3 years ago

Ultrasensitive optical imaging with lanthanide lumiphores

Ultrasensitive optical imaging with lanthanide lumiphores
Kiranmai S Kocherlakota, Pehr B Harbury, Daniel P Riordan, James K Chen, Paulina Ciepla, Ukrae Cho
In principle, the millisecond emission lifetimes of lanthanide chelates should enable their ultrasensitive detection in biological systems by time-resolved optical microscopy. In practice, however, lanthanide imaging techniques have provided no better sensitivity than conventional fluorescence microscopy. Here, we identified three fundamental problems that have impeded lanthanide microscopy: low photon flux, inefficient excitation, and optics-derived background luminescence. We overcame these limitations with a new lanthanide imaging modality, transreflected illumination with luminescence resonance energy transfer (trLRET), which increases the time-integrated signal intensities of lanthanide lumiphores by 170-fold and the signal-to-background ratios by 75-fold. We demonstrate that trLRET provides at least an order-of-magnitude increase in detection sensitivity over that of conventional epifluorescence microscopy when used to visualize endogenous protein expression in zebrafish embryos. We also show that trLRET can be used to optically detect molecular interactions in vivo. trLRET promises to unlock the full potential of lanthanide lumiphores for ultrasensitive, autofluorescence-free biological imaging.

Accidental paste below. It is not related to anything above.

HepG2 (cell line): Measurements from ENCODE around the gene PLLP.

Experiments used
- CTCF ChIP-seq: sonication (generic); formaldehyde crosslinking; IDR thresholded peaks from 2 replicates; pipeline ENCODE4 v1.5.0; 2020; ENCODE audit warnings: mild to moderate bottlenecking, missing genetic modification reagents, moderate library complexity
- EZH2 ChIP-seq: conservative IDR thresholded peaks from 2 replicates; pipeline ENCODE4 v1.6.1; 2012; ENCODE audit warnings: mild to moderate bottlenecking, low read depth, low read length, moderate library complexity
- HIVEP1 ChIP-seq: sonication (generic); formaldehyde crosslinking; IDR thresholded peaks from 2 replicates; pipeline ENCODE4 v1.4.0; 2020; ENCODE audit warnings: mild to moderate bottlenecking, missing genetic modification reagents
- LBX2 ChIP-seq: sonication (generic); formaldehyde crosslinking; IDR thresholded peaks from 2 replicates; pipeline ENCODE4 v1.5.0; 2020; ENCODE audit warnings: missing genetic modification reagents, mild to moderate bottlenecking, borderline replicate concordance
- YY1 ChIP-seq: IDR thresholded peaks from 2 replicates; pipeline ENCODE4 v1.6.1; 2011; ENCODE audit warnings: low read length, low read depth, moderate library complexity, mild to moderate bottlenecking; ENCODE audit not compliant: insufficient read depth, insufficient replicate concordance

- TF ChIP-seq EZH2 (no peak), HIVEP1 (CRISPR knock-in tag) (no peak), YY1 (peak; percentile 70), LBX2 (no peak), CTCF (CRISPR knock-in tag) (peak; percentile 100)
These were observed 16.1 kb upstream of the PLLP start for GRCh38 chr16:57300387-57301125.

Publisher URL: https://www.nature.com/articles/nchembio.2513

DOI: 10.1038/nchembio.2513

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